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Uncertain outlook for star-studded Sprott Inc.

FUNDS REPORTER -- When Sprott Inc. went public last year, there was plenty of hoopla surrounding the firm with its star hedge fund managers - including Eric Sprott - and its ability to attract other top-performing peers.

But shares of the Toronto-based investment manger have struggled amid the fallout from the market collapse, the unexpected recent resignation of hedgie Jean-François Tardif and continuing net redemptions.

Sprott also reported yesterday that second-quarter profit plunged 51 per cent from a year ago to $5.6-million, while assets sank to $4.4-billion from $7.7-billion from the same time last year.

It hasn't helped that Sprott's larger funds are run with the CEO's bearish views on the stock market, and they have underperformed recently in the face of a spectacular rally.

Shares of Toronto-based Sprott, which went public at $10 a share in May, 2008, fell 3.1 per cent yesterday to close at $3.44 on the Toronto Stock Exchange. And the only analyst recommendations now are two "sells" and four "holds," according to Bloomberg.

RBC Dominion Securities Inc. analyst Geoffrey Kwan was the latest to slap an "underperform" - essentially a sell rating - on Sprott in a report this week, but maintained his one-year target at $4.25 a share.

"We believe Sprott's shares are fairly valued," he said.

"Signs of market performance consistent with Sprott's bearish thesis (ie. long precious metals, short financial and housing stocks) would be positive for Sprott's shares."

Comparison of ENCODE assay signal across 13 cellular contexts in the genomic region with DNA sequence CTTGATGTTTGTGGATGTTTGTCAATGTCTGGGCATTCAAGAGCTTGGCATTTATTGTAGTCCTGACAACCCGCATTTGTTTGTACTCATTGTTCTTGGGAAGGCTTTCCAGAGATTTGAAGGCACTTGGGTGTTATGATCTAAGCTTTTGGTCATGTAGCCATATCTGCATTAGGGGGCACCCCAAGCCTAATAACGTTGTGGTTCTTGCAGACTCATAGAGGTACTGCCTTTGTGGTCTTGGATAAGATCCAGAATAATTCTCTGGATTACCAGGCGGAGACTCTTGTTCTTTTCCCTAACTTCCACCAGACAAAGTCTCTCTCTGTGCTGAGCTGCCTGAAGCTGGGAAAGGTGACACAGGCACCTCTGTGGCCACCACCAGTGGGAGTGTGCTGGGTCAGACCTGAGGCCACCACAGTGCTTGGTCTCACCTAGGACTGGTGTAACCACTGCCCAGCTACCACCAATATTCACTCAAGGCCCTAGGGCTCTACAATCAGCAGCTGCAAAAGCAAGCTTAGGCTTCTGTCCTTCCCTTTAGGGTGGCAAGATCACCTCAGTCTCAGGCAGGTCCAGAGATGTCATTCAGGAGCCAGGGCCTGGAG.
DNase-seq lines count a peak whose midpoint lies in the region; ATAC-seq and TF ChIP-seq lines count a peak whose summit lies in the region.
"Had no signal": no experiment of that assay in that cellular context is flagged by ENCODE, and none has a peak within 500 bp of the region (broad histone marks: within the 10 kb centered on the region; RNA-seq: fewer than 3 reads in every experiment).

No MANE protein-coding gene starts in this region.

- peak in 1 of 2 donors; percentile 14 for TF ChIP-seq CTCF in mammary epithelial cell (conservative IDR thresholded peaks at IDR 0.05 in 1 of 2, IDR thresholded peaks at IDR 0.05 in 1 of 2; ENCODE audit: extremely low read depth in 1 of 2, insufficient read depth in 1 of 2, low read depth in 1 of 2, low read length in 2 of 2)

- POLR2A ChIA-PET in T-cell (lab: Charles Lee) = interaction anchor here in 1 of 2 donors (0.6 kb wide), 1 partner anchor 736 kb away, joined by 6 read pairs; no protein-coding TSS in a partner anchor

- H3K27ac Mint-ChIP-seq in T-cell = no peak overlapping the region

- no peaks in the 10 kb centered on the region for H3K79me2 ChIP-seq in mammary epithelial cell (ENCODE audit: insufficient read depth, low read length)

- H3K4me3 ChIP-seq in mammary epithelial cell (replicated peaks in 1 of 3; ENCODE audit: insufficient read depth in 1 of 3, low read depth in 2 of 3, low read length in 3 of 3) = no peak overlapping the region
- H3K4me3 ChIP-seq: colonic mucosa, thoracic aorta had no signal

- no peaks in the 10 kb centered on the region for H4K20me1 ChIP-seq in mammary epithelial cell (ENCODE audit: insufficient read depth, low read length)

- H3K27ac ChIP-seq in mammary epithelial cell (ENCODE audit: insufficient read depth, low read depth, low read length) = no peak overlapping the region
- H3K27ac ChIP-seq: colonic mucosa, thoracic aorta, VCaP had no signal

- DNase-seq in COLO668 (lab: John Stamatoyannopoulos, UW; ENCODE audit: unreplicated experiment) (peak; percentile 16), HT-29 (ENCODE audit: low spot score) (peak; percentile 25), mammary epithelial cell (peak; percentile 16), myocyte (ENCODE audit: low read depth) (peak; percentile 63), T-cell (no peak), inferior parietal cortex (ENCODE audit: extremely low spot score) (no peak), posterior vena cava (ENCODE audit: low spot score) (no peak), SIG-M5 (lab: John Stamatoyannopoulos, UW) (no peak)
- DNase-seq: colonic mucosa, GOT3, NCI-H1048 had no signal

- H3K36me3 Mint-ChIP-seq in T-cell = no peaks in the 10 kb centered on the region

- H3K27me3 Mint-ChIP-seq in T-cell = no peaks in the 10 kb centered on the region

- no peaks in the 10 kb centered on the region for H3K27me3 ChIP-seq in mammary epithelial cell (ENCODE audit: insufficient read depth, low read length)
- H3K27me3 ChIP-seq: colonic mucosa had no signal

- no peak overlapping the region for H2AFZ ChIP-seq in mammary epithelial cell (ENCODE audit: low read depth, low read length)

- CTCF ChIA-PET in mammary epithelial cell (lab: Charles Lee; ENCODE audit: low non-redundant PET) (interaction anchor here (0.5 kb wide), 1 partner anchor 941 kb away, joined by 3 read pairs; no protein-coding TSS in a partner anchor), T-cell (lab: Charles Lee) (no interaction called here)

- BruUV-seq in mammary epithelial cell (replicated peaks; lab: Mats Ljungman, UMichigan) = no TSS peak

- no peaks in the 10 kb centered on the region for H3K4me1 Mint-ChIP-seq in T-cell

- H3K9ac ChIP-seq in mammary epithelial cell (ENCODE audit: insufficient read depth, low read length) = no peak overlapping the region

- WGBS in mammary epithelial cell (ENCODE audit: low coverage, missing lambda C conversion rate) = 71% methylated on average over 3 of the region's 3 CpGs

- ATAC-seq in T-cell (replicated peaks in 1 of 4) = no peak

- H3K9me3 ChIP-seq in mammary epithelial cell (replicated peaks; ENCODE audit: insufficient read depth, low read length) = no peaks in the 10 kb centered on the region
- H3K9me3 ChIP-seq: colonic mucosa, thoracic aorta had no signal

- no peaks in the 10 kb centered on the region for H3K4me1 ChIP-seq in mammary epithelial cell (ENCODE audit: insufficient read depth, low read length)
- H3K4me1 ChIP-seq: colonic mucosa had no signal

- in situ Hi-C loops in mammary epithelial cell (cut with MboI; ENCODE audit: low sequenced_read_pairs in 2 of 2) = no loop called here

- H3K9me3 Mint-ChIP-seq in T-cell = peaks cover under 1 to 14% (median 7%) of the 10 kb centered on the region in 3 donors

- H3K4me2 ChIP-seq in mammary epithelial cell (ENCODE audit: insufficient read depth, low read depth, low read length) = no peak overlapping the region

While Mr. Sprott's bearish market call was prescient last year, his bullish stance on different commodities hasn't always worked out. Plunging resource prices forced him recently to kill his molybdenum closed-end fund - Sprott Molybdenum Participation Corp. - launched in 2007. Sprott's flagship $1.2-billion Sprott Canadian Equity Fund, which focuses on natural resources, has posted a one-year loss of 45.6 per cent for the year ended June 30. Over the same period, his $489-million Sprott Hedge LP I Fund is off 26.2 per cent, while his $532-million Sprott Hedge LP II was down 20.2 per cent.

"The hedge funds have not fared well in this quarter due to the massive rally in the market" fuelled by expectations of an economic rebound fuelled by government stimulus programs, Mr. Sprott said yesterday during a conference call with analysts. "For my part, I am not buying into this being a sustainable recovery."

Mr. Kwan and other analysts sees limited upside for Sprott shares because they require some torque from performance fees. The "rally in equity markets resulted in many Sprott funds being significantly below their high-water markets," and that means reduced potential for performance fees for this year, he wrote.

Uncertainty also lingers in the timing of a turnaround back to net sales and performance in funds run by Mr. Tardif, he said.

Sprott executives reported net redemptions of $43-million in the latest quarter, but indicated it was mainly related to funds managed by Mr. Tardif.

Mr. Tardif's Sprott Opportunities Hedge Fund LP, Sprott Opportunities RSP Fund, Sprott Opportunities Capital Fund and Sprott Opportunities Offshore Fund are now being run by Charles Oliver and Jamie Horvat, who were wooed away from AGF Management Ltd. last year to Sprott.

GMP Securities analyst Stephen Boland is maintaining his "hold" rating, but lowered his one-year target on Sprott to $3.75 a share from $4.00.

The analyst said he has "lowered his performance fee forecast materially" based on the year-to-date performance of the Sprott mutual and hedge funds.

While some smaller funds like Sprott Gold and Precious Metals, Sprott Energy, Sprott Small Cap Equity are outperforming their benchmarks this year, most of the assets are in Sprott Canadian Equity and the two Sprott Hedge LP funds that "are not currently eligible to earn performance fees," Mr. Boland wrote yesterday in a note to clients.

"Sprott is currently the only asset manager in our coverage universe that did not see assets under management or share price appreciation during the second quarter," he said. "We believe that future success may rely heavily on a significant market correction."

© 2007 The Globe and Mail. All rights reserved.

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